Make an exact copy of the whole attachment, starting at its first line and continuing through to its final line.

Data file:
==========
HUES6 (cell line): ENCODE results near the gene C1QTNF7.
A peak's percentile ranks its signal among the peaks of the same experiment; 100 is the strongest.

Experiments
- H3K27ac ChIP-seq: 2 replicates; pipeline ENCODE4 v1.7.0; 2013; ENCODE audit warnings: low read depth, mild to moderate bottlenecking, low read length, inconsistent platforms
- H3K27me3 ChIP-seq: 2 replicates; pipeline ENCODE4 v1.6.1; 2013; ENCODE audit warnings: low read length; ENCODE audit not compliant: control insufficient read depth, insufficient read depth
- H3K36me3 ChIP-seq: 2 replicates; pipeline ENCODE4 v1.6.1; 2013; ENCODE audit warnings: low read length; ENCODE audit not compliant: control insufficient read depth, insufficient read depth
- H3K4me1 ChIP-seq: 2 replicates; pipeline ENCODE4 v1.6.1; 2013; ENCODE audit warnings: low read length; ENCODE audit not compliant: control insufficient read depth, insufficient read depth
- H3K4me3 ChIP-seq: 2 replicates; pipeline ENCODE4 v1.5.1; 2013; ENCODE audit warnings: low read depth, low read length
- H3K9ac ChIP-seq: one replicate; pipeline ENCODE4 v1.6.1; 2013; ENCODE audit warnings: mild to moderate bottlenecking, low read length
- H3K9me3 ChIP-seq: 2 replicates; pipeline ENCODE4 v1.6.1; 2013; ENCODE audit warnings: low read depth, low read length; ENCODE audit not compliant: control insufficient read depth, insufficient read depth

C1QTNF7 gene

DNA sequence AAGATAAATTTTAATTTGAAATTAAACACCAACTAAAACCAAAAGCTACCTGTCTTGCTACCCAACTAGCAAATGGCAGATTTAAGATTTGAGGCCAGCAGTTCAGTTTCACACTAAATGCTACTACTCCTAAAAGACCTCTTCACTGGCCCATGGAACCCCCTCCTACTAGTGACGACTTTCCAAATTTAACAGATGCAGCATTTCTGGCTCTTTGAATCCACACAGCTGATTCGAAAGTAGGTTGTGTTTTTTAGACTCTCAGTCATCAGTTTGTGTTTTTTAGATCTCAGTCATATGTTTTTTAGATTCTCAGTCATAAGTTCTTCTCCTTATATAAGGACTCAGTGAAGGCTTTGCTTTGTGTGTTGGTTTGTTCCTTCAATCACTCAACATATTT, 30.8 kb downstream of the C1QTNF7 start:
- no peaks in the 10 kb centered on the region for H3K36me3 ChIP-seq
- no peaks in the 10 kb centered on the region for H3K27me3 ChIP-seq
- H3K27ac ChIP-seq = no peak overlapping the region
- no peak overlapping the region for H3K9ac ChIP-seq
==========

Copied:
HUES6 (cell line): ENCODE results near the gene C1QTNF7.
A peak's percentile ranks its signal among the peaks of the same experiment; 100 is the strongest.

Experiments
- H3K27ac ChIP-seq: 2 replicates; pipeline ENCODE4 v1.7.0; 2013; ENCODE audit warnings: low read depth, mild to moderate bottlenecking, low read length, inconsistent platforms
- H3K27me3 ChIP-seq: 2 replicates; pipeline ENCODE4 v1.6.1; 2013; ENCODE audit warnings: low read length; ENCODE audit not compliant: control insufficient read depth, insufficient read depth
- H3K36me3 ChIP-seq: 2 replicates; pipeline ENCODE4 v1.6.1; 2013; ENCODE audit warnings: low read length; ENCODE audit not compliant: control insufficient read depth, insufficient read depth
- H3K4me1 ChIP-seq: 2 replicates; pipeline ENCODE4 v1.6.1; 2013; ENCODE audit warnings: low read length; ENCODE audit not compliant: control insufficient read depth, insufficient read depth
- H3K4me3 ChIP-seq: 2 replicates; pipeline ENCODE4 v1.5.1; 2013; ENCODE audit warnings: low read depth, low read length
- H3K9ac ChIP-seq: one replicate; pipeline ENCODE4 v1.6.1; 2013; ENCODE audit warnings: mild to moderate bottlenecking, low read length
- H3K9me3 ChIP-seq: 2 replicates; pipeline ENCODE4 v1.6.1; 2013; ENCODE audit warnings: low read depth, low read length; ENCODE audit not compliant: control insufficient read depth, insufficient read depth

C1QTNF7 gene

DNA sequence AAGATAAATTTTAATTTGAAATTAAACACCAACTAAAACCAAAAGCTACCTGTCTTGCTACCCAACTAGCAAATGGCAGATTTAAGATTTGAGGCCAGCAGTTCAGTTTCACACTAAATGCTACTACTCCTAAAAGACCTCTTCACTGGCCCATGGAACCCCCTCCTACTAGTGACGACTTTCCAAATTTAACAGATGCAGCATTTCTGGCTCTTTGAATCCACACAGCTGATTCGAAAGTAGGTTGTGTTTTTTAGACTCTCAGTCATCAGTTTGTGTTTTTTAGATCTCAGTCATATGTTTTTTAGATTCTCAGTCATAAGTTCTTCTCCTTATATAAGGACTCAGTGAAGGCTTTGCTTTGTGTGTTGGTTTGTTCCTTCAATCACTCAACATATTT, 30.8 kb downstream of the C1QTNF7 start:
- no peaks in the 10 kb centered on the region for H3K36me3 ChIP-seq
- no peaks in the 10 kb centered on the region for H3K27me3 ChIP-seq
- H3K27ac ChIP-seq = no peak overlapping the region
- no peak overlapping the region for H3K9ac ChIP-seq